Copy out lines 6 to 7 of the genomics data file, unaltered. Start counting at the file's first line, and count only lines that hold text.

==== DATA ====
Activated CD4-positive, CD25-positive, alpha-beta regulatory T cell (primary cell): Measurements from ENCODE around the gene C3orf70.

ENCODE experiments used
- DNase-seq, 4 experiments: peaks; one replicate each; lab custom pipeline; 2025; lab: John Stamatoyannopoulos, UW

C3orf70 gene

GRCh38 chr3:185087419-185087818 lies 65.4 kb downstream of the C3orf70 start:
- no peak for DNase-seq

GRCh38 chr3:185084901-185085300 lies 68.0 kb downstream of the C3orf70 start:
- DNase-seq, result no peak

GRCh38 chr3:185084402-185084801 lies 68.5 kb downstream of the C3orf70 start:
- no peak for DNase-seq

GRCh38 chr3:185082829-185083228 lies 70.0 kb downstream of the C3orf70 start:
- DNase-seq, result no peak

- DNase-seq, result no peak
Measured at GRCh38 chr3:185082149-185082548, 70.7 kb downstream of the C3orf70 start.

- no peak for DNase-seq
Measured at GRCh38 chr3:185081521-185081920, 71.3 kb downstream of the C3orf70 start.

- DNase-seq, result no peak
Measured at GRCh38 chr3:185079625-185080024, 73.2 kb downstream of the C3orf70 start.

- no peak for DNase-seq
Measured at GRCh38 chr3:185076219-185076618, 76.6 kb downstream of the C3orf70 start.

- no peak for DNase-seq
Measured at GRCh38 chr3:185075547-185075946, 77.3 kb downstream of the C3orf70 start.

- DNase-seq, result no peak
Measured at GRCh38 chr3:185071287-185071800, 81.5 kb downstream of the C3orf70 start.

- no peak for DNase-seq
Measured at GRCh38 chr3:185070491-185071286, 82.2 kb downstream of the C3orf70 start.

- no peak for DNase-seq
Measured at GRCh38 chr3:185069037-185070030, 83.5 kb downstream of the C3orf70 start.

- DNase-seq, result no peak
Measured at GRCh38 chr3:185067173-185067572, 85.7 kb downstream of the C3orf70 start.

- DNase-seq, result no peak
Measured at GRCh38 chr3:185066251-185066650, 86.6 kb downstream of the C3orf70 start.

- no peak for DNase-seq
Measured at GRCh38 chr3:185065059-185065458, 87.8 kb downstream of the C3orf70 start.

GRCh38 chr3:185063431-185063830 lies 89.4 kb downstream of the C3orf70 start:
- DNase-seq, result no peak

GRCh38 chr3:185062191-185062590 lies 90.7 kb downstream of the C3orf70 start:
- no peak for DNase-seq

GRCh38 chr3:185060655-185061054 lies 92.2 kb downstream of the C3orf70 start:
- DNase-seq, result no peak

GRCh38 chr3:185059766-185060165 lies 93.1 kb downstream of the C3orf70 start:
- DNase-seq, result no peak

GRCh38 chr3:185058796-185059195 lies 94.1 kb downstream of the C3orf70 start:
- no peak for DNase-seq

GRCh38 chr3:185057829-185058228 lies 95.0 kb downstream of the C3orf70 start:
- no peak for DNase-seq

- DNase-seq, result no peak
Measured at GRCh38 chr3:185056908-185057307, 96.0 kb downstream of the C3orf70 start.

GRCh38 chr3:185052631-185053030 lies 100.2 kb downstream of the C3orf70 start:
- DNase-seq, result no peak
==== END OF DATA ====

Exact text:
- no peak for DNase-seq

GRCh38 chr3:185084901-185085300 lies 68.0 kb downstream of the C3orf70 start: